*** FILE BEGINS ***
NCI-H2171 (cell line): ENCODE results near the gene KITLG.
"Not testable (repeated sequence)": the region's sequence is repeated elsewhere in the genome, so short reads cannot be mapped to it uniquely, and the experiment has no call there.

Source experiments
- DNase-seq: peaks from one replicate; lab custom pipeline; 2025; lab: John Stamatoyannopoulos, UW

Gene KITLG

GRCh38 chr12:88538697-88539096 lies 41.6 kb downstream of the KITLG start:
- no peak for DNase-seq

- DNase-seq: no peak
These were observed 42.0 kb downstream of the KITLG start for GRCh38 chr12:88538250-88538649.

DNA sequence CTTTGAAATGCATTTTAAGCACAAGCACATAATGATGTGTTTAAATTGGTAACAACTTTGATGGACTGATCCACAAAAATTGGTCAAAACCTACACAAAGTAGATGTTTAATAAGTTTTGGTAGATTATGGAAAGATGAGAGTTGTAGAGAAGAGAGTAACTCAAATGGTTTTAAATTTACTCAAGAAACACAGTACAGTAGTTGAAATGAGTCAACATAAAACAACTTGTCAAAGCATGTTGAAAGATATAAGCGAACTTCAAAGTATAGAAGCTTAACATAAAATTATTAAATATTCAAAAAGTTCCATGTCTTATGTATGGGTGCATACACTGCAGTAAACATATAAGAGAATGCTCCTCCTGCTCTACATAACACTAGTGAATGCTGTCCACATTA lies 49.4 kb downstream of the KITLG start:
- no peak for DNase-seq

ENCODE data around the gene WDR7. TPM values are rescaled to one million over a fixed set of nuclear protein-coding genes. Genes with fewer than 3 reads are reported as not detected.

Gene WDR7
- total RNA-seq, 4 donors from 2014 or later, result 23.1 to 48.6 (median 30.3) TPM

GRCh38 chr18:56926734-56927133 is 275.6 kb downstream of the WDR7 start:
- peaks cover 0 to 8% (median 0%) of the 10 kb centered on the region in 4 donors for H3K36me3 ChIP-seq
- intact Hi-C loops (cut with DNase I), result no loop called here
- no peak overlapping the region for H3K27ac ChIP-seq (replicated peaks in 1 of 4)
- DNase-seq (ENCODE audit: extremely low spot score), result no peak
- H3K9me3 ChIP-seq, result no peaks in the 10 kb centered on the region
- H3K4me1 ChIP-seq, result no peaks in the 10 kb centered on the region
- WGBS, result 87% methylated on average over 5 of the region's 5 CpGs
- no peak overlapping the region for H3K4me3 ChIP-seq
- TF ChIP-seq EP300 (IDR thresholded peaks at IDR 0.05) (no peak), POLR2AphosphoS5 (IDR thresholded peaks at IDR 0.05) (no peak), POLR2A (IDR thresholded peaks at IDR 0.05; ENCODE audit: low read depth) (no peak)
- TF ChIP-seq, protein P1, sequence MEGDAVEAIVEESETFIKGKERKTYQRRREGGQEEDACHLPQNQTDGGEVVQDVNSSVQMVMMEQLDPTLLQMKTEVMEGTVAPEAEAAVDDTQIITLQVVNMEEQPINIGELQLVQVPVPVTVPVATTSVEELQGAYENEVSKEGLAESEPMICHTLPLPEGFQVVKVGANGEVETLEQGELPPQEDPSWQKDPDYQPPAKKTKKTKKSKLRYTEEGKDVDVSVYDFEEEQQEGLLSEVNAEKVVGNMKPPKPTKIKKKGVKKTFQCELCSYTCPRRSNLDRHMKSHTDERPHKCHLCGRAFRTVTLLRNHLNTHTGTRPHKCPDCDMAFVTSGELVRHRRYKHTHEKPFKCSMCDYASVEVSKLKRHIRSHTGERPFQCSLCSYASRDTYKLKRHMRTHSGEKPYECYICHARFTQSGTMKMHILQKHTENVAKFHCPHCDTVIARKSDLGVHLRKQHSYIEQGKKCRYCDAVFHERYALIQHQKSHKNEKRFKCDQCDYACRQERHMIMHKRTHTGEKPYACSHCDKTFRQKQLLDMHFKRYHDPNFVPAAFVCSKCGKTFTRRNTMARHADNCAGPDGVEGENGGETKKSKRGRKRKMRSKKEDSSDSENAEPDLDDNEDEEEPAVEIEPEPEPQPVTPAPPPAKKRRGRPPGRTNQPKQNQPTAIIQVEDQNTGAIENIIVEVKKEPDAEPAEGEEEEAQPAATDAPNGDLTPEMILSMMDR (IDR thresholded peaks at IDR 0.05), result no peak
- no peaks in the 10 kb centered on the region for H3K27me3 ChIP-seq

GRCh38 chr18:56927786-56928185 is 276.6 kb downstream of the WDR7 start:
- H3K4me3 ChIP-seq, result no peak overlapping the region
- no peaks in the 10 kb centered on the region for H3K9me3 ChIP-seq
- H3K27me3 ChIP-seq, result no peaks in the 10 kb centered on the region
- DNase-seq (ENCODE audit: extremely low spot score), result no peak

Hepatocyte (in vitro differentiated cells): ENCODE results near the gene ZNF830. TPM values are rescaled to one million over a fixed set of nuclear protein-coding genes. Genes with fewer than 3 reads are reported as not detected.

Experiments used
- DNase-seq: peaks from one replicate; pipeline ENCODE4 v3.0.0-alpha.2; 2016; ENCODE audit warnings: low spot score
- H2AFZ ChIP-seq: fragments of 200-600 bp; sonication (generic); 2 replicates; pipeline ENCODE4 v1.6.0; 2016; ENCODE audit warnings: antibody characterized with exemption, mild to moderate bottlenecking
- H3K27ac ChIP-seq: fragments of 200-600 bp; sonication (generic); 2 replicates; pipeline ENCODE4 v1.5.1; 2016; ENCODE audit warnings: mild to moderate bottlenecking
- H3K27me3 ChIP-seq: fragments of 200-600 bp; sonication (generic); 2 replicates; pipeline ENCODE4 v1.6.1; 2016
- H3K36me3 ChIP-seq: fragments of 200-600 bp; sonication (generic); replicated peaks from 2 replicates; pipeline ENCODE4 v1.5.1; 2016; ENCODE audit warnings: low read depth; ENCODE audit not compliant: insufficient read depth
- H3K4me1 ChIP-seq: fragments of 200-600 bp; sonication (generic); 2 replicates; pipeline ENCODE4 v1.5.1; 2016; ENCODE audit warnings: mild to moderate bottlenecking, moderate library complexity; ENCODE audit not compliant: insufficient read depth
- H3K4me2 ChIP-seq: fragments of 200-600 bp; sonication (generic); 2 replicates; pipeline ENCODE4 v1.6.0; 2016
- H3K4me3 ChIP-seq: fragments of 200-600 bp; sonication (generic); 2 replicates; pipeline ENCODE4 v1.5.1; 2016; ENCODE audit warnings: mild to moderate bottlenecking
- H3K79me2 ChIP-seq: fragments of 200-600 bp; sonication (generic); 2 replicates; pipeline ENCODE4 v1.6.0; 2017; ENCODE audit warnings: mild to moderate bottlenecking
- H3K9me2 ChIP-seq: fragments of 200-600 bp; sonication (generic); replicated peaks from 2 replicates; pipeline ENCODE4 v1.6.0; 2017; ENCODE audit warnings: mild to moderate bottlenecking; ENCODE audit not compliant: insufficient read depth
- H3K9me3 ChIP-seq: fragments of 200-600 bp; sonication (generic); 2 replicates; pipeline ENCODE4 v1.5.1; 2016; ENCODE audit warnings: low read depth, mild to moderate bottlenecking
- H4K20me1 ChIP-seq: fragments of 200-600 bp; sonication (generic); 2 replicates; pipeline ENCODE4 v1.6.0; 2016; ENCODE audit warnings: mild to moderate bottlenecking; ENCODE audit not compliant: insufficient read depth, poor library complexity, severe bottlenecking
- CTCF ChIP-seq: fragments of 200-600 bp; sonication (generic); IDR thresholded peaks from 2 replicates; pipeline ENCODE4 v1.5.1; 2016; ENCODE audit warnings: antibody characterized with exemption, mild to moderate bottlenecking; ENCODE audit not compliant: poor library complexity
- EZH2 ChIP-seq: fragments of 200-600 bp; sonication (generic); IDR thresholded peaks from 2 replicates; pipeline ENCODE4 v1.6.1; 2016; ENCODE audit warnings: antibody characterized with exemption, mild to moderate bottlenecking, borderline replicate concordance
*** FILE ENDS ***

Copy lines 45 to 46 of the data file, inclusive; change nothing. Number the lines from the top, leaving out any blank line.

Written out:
- H4K20me1 ChIP-seq: fragments of 200-600 bp; sonication (generic); 2 replicates; pipeline ENCODE4 v1.6.0; 2016; ENCODE audit warnings: mild to moderate bottlenecking; ENCODE audit not compliant: insufficient read depth, poor library complexity, severe bottlenecking
- CTCF ChIP-seq: fragments of 200-600 bp; sonication (generic); IDR thresholded peaks from 2 replicates; pipeline ENCODE4 v1.5.1; 2016; ENCODE audit warnings: antibody characterized with exemption, mild to moderate bottlenecking; ENCODE audit not compliant: poor library complexity